Dental Health Week 2014: How To Avoid Early Childhood Caries

Dental Health Week 2014: How To Avoid Early Childhood Caries


In 2012, the Australian Dental Association’s Dental Health Week campaign focused on preventing tooth decay amongst children. The campaign came after the ‘rotten’ statistic that showed by age 6, half of Aussie children will have tooth decay.

Two years later in 2014, statistics don’t seem to have improved. In the recent Colgate Cavity report, whilst 94% of Aussie parents worry over their kids having tooth decay by the age 10, half of them still believe tooth decay is inevitable.

It is important to realise that tooth decay is a completely preventable disease and that early decay can be reversed. The key, according to the ADA, is in forming good habits as early as possible, which for many of our kids might also require undoing a few bad ones on the way.

Parents are the first oral health teachers of their children so it is important to empower parents with knowledge on how to spot early signs of oral health trouble. The ADA suggests regularly lifting the upper lip of the child to check for any white patches on the teeth. White patches may be an early sign of tooth decay, and with some effort it may be possible to stop the decay from taking hold and causing a full-blown cavity. Once you spot brown or black spots make sure to seek help from your dentist as these are almost certain indications of active tooth decay.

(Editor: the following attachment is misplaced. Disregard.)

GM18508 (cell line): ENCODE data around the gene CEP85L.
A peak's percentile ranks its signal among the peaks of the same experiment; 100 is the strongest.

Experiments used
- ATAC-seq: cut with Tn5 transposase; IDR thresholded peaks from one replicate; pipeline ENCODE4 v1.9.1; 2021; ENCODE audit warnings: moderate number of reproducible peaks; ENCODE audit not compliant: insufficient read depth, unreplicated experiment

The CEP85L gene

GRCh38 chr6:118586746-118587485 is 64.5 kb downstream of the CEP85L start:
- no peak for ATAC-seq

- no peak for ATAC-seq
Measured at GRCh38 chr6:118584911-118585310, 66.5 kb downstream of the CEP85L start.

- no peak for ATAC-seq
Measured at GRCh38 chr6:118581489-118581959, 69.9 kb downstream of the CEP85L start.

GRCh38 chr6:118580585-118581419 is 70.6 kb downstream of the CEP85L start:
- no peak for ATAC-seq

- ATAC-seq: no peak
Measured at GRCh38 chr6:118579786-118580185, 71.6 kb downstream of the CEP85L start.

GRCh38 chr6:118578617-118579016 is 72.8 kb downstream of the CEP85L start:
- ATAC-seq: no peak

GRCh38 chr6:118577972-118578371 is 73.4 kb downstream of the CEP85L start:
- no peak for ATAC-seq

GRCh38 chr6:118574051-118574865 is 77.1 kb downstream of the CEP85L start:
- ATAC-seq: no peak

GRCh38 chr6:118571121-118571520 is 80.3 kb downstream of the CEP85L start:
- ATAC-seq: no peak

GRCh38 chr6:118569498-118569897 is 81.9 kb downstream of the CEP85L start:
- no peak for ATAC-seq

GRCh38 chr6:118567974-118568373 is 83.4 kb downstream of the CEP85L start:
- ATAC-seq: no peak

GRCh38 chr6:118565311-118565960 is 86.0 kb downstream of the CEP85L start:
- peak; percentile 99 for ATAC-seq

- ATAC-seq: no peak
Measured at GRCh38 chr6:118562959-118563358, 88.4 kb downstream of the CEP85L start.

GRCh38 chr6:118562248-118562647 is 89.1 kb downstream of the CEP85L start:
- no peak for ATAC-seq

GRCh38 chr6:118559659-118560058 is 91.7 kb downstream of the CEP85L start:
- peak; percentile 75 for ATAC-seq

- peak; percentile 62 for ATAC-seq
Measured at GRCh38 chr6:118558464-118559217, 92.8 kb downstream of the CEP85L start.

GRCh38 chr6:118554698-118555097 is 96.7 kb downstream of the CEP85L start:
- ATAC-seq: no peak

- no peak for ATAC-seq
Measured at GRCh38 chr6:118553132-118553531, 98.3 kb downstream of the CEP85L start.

For parents who think toddlers and babies can’t get tooth decay or that it’s OK to get tooth decay because their teeth will fall out anyway, think again! Note that as soon as the first tooth erupts, a baby is susceptible to tooth decay. Parents and carers can even transmit decay-causing oral bacteria to a child.

So how do you prevent your tots from getting tooth decay? Start good habits young! Form good cleaning habits like brushing their teeth for two minutes, twice daily. Introduce healthy foods and prevent them from snacking frequently on sugary and starchy foods and beverages such as biscuits, cereals, fruit juices.

Want to know more? Check the ADA’s Dental Health Week 2014 campaign website for wonderful resources: